October 10th marks World Mental Health Day. The theme of this year is “40 Seconds of Action”, and aims to raise awareness of the global scale of suicide, and the ways in which we can help prevent it. According to the World Health Organization (WHO), close to 800,000 people die by suicide every year. That’s almost one person every 40 seconds.
Workplace harassment and bullying are significant contributors to suicide and we know that sexual harassment is pervasive across all industries. Four in ten women have experienced unwanted sexual advances or sexual harassment at work according to a 2016 study by the Equal Employment Opportunity Commission (EEOC). An EEOC Task Force also found that between three or four people who are harassed at work never tell anyone in authority about it. Sexual harassment often goes unreported because victims fear retaliation, job loss, or some other form of retribution.
#MeToo was the movement that watered the seed of the idea behind Vault and an opinion article in the New York Times this week shows why it’s a movement still as timely now as it was two years ago. It also gives an insight into why harassment and suicide are so closely related. This is the reason why today I am announcing the Green Bell as a feature in Vault. Named after the green ribbon, which is the International Mental Health Awareness symbol, the Green Bell will allow employees to request help and be connected with their employer’s mental health support system.
Even though 1 in 4 of us will experience a mental health problem at some point, it is still a challenging process for employees to report their mental health issues confidentially.
In the NYT article, Harvey Weinstein’s former assistant Rowena Chiu revealed that she attempted suicide twice after the disgraced movie mogul allegedly tried to rape her over 20 years ago. She carried the weight of the alleged misconduct for over two decades because she felt that there was no process through which to seek resolution. Chiu wrote that she lived in “constant fear” of Weinstein’s “abuse, control and power,” and felt “completely isolated from those around me.” All contributing factors to her suicide attempts.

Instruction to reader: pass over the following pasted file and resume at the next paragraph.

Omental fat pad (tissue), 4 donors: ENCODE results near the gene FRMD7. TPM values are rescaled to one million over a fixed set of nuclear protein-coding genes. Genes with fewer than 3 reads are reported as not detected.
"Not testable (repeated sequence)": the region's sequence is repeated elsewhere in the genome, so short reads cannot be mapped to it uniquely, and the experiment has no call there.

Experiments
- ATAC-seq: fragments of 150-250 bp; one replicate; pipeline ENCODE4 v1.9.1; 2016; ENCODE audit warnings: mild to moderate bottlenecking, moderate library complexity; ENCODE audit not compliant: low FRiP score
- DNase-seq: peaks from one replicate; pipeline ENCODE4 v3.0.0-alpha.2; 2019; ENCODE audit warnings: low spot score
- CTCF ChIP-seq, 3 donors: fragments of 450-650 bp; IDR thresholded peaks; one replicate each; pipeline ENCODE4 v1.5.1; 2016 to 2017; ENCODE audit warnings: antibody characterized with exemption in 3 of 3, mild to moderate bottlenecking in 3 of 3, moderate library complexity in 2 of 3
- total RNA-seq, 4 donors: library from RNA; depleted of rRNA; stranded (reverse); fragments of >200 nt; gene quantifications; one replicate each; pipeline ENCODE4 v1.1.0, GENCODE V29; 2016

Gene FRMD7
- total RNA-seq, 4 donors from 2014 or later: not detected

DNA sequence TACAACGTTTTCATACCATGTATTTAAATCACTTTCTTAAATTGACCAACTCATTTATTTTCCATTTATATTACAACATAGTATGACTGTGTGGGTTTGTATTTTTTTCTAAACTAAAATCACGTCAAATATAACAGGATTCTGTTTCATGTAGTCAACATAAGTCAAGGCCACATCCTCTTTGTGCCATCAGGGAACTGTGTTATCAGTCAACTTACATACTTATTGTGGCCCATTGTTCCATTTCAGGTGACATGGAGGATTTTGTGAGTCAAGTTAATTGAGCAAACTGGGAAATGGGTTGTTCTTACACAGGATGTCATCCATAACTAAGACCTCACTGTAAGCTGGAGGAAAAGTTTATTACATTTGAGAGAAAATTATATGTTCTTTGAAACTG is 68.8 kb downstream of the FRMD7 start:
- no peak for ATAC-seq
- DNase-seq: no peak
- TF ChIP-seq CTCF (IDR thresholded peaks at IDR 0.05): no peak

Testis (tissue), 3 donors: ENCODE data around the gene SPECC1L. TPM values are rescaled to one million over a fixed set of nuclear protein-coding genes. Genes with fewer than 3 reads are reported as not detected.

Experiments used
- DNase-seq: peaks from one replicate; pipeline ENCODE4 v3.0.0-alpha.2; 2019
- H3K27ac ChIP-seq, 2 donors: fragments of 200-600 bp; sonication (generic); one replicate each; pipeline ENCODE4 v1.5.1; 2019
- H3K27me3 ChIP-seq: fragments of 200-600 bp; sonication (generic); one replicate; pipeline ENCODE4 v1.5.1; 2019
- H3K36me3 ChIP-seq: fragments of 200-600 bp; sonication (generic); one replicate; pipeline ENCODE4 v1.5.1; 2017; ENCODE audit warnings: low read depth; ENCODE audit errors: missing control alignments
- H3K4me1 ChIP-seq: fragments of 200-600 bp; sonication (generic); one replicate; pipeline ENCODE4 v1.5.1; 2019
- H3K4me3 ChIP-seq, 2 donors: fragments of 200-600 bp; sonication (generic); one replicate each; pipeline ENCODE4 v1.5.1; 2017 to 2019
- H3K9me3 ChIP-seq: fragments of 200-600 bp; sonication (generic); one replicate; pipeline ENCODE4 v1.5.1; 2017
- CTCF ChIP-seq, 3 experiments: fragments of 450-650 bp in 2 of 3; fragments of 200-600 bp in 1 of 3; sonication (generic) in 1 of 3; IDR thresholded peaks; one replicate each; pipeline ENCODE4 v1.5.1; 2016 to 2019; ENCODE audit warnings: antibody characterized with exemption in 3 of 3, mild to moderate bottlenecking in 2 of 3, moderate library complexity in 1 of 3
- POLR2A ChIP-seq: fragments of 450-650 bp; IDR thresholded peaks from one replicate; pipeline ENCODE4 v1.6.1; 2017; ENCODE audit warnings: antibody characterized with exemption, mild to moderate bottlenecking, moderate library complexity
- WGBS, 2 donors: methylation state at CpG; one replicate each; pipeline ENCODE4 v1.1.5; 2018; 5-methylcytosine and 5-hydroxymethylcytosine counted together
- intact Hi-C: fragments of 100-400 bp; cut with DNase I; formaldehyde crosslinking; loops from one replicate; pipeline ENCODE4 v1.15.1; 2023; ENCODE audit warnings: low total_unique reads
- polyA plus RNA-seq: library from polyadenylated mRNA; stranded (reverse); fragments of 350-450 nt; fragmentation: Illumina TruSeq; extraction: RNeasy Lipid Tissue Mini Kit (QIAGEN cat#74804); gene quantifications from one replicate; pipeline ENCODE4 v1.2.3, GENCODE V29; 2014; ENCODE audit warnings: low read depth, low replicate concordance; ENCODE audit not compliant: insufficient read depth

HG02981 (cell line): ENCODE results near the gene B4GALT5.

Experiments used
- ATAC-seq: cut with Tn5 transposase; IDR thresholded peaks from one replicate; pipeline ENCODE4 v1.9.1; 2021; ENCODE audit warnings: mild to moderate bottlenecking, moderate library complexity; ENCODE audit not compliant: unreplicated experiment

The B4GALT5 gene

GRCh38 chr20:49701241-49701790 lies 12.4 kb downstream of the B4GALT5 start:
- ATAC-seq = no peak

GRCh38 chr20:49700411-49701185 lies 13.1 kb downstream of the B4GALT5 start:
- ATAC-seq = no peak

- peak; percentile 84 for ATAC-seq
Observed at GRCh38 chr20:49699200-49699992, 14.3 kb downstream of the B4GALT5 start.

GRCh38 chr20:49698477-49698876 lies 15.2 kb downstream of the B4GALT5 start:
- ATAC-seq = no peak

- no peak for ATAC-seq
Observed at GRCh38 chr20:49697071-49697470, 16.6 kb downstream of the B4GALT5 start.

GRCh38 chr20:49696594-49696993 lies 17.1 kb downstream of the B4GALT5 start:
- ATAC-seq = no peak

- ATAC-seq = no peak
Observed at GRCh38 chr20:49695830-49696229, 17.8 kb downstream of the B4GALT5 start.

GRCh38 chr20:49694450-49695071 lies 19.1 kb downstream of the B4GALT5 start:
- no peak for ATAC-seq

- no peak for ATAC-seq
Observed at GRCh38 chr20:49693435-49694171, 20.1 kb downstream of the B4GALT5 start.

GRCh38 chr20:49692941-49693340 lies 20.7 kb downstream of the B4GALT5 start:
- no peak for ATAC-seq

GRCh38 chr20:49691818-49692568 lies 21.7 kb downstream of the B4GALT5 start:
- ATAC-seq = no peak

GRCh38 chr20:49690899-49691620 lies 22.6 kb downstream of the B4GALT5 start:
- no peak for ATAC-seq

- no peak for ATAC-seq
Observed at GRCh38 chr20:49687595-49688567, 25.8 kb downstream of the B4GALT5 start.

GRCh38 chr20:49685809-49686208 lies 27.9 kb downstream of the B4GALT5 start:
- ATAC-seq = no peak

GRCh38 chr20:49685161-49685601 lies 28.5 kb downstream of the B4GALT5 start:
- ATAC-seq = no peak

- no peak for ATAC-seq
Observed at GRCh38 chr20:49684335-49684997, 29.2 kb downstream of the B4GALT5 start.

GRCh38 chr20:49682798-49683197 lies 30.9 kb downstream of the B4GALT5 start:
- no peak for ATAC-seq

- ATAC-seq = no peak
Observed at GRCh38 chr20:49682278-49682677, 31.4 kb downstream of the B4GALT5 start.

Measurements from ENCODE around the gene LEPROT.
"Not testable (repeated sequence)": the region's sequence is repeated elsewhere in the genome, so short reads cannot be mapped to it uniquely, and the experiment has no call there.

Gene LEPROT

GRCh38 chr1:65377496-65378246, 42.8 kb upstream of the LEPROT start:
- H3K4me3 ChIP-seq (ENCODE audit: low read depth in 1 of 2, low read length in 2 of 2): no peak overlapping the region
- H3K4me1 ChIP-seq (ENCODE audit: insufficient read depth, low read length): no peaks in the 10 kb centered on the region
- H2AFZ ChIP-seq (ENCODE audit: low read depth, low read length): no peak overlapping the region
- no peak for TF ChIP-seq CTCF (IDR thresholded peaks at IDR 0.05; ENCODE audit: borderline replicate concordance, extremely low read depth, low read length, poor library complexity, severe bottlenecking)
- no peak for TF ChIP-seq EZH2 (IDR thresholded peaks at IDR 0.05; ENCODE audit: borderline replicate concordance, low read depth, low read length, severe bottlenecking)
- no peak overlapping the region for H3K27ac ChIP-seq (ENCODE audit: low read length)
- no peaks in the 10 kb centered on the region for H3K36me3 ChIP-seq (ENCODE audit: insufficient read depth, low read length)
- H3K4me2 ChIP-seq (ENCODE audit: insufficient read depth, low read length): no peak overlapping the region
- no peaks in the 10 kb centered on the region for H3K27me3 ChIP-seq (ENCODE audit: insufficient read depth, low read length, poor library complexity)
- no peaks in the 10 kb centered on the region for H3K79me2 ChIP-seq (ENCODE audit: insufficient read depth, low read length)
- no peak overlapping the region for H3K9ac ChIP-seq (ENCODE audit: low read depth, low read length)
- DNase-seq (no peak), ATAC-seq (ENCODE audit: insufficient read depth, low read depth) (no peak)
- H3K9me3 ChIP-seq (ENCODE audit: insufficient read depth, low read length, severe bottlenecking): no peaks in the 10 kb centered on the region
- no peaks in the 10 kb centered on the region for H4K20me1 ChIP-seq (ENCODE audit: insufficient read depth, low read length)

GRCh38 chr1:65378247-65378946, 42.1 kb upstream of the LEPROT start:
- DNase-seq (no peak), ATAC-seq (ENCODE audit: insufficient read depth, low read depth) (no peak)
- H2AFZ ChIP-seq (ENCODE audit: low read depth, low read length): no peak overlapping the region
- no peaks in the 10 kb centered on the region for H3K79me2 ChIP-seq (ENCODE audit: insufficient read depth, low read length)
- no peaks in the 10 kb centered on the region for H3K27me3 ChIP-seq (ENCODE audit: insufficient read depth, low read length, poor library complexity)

Through our work at Vault and many studies publicly available, we know that the vast majority of harassment and misconduct incidents go unreported. The most common reason people cite for not raising concerns is that they do not believe appropriate action will be taken. The second biggest concern is that they fear repercussions that might have an impact on their job.
The challenge is further compounded by traditional solutions. Organizational psychologists believe that fundamental design flaws in legacy reporting tools such as anonymous hotlines, discourage people from speaking up. It sends the message to employees that public challenges are unwelcome and that they work in an environment where it is not safe to voice their concerns.
But if movements like MeToo and Time’s Up show us anything, it’s that in a time when trust in the system is low, everyday people are more willing to become agents of change.
In the NYT article, Chiu wrote: “You’ve most likely never heard of me. I’m not an actress. I was one of many ordinary, unfamous women trying to do their jobs who were abused by Harvey.”
Mental health is something that everyone has while harassment is something that most will face or witness at some point in their career. It’s important to remember that speaking up is everyone’s responsibility, even if you’ve witnessed misconduct but not experienced it.
It’s not just the grand gestures that make the headlines that move the needle, but daily acts of courage from everyday people. Against the backdrop of movements like MeToo, the sentiment is that the time has come to take a more expansive view of workplace integrity. One that continues to cover anti-corruption, compliance and transparency, but also extends to universal ethical principles, such as respect, fairness, and honesty. If you’ve only got 40 seconds of action, just think about where you can make the most impact.